But is this a marriage the market needs, or will even care about? Heavy Reading analyst and SDP specialist Caroline Chappell thinks this is a positive move.

"This is an interesting move by Aepona. Valista’s technology allows telcos to bill customers on behalf of third-party service owners, with Valista providing the interfaces into the telco’s customer billing system, the settlement process, and the Web services interface that the service owner can use to transact with the telco, in PayPal/Amazon style," writes Chappell in an email response to questions.

"In future, as services become more ‘mashed up’ and include network capabilities exposed by a telco through an SDP, such as Aepona’s, third-party settlement is going to become more complex. Instead of just billing on behalf of the third party, a telco’s capabilities will be an integral part of the third party's service. Service developers and content owners will need to be billed for their use of network capabilities such as messaging and location, and conventional telco billing systems aren’t set up to handle this at the moment.

"With the acquisition and integration of Valista, Aepona will have a more complete out-of-the-box offer for telcos wanting to build a third-party service developer ecosystem, and it'll be made more compelling because telcos will have a means of monetising the ecosystem’s usage of their capabilities. Being able to make money out of network capabilities is pretty fundamental to telco acceptance of the Telco 2.0 model," concludes the Heavy Reading expert.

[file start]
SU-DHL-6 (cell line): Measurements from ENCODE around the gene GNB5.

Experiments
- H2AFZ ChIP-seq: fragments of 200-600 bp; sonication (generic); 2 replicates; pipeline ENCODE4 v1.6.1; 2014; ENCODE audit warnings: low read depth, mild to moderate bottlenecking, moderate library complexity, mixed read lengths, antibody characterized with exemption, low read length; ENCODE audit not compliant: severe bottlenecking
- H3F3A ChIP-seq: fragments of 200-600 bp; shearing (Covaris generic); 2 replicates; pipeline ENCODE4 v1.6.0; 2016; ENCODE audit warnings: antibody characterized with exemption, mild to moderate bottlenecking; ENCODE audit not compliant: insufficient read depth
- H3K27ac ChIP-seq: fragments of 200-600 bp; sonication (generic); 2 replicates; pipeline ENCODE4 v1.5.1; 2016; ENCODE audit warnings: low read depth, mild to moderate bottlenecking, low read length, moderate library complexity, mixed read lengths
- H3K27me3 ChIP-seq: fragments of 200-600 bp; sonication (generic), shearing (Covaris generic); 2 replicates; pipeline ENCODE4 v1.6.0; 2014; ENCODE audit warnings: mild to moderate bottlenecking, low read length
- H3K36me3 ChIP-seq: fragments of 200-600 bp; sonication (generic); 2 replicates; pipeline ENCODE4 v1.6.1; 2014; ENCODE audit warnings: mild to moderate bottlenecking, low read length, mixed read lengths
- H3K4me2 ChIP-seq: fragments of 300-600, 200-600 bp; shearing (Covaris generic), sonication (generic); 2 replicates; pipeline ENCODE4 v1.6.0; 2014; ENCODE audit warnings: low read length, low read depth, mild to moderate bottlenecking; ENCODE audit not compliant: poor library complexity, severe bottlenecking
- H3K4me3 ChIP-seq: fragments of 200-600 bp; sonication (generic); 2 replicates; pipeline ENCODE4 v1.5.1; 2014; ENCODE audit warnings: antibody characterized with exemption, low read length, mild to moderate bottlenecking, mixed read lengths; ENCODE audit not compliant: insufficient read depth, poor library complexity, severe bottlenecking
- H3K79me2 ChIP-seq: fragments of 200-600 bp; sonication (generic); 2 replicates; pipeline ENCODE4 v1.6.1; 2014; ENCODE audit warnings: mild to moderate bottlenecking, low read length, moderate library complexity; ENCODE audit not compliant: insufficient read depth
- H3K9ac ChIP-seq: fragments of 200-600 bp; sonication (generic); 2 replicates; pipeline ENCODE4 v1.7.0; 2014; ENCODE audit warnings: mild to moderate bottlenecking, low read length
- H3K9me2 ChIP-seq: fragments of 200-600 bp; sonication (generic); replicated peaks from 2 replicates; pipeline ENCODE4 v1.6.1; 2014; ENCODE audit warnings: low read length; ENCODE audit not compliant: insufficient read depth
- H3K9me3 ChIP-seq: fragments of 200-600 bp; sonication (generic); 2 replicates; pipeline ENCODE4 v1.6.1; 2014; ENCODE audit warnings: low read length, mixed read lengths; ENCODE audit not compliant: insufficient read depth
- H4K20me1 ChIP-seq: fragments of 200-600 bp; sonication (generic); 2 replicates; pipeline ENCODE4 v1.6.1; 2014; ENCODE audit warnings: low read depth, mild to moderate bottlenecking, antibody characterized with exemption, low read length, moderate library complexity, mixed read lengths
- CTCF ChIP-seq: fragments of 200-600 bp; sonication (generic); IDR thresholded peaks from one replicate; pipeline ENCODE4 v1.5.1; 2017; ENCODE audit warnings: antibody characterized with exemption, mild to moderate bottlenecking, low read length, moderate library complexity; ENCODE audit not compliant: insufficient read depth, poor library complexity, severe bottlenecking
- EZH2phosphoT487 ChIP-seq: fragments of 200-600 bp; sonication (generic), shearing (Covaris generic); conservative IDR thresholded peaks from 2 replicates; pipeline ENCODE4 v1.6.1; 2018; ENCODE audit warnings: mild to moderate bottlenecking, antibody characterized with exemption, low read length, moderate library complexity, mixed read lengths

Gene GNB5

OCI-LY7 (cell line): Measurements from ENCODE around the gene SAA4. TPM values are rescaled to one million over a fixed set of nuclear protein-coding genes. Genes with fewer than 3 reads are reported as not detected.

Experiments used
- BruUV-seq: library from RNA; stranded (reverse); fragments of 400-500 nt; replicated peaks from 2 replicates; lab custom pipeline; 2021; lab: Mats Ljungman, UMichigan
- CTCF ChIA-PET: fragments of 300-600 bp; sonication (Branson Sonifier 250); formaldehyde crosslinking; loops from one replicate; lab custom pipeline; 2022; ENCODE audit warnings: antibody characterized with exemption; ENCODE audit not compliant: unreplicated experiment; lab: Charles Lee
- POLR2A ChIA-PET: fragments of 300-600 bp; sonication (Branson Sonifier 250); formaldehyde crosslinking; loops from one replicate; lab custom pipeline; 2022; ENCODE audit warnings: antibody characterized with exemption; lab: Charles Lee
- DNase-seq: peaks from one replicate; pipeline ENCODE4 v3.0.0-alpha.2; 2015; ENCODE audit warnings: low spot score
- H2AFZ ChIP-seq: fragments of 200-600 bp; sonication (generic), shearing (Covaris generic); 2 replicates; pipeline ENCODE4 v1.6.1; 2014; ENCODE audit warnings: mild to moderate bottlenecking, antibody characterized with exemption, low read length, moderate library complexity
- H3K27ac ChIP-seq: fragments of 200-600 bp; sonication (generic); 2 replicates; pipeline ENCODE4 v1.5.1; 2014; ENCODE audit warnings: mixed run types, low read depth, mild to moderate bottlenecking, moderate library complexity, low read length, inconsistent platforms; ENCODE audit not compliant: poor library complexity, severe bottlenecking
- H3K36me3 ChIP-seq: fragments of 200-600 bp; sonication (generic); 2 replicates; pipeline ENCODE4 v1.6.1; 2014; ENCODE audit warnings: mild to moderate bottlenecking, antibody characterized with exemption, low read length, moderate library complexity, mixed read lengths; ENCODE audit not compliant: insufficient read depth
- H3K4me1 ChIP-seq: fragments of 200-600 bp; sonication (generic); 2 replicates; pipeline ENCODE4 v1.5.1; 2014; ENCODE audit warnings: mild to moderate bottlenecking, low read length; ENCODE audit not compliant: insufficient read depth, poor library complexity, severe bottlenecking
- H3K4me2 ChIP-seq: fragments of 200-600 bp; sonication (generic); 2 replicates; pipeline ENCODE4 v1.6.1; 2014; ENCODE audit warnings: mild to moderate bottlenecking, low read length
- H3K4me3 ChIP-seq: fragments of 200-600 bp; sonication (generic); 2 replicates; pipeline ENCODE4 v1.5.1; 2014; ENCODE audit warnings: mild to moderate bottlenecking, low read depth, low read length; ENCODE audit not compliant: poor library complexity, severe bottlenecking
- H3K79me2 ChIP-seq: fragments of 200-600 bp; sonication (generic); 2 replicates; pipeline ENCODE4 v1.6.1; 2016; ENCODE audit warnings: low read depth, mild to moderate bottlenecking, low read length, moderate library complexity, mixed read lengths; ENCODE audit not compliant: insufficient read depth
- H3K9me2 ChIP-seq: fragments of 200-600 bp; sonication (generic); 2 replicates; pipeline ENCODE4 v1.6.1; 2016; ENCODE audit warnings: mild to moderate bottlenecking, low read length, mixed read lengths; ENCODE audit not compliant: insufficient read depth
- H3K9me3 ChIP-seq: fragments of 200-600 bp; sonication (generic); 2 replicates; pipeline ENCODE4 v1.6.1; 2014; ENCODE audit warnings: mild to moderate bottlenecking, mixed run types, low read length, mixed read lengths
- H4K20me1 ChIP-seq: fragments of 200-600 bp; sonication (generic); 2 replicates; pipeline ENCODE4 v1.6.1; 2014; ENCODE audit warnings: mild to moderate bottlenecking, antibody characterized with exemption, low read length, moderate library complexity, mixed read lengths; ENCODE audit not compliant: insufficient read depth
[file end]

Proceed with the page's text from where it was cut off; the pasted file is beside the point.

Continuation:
It could also help carriers adopt the kinds of business models that some in the industry believe are essential for the future survival of telecom service providers. (See Outlook Cloudy for Telco IaaS, Get On With It!, and Amazon's Lessons for Telcos.)

The 'new' Aepona
The acquisition creates a company, which will retain the Aepona name, that has about 190 staff (120 from Aepona, 70 from Valista) and annual revenues of around $25 million to $30 million, with a high volume of recurring revenues, according to Crossey.

Valista has a number of carrier customers, including Vodafone UK , Orange UK , Orange (NYSE: FTE) wholesale subsidiary w-HA, and U.S. mobile operators Cricket Communications Inc. and U.S. Cellular Corp. (NYSE: USM), for which Valista runs a managed third-party payments service from its own data center. Mobile messaging platform specialist mBlox Inc. is also a customer.

Valista's major rival is Qpass, which was acquired by Amdocs Ltd. (NYSE: DOX) in 2006, along with the big software houses such as HP Inc. (NYSE: HPQ), IBM Corp. (NYSE: IBM), and Oracle Corp. (Nasdaq: ORCL), which can build bespoke platforms for customers, notes Heeran. (See Amdocs Buys Into Content Delivery.)

Both companies claim to be cashflow positive following some recent cost-cutting programs. Valista closed its operations in Japan, for example, and is currently not active in Asia/Pacific. "It's very competitive, a very tough market with low margins," says Heeran. Besides, says Crossey, "it's in Europe and North America where operators are opening up their networks."

— Ray Le Maistre, International News Editor, Light Reading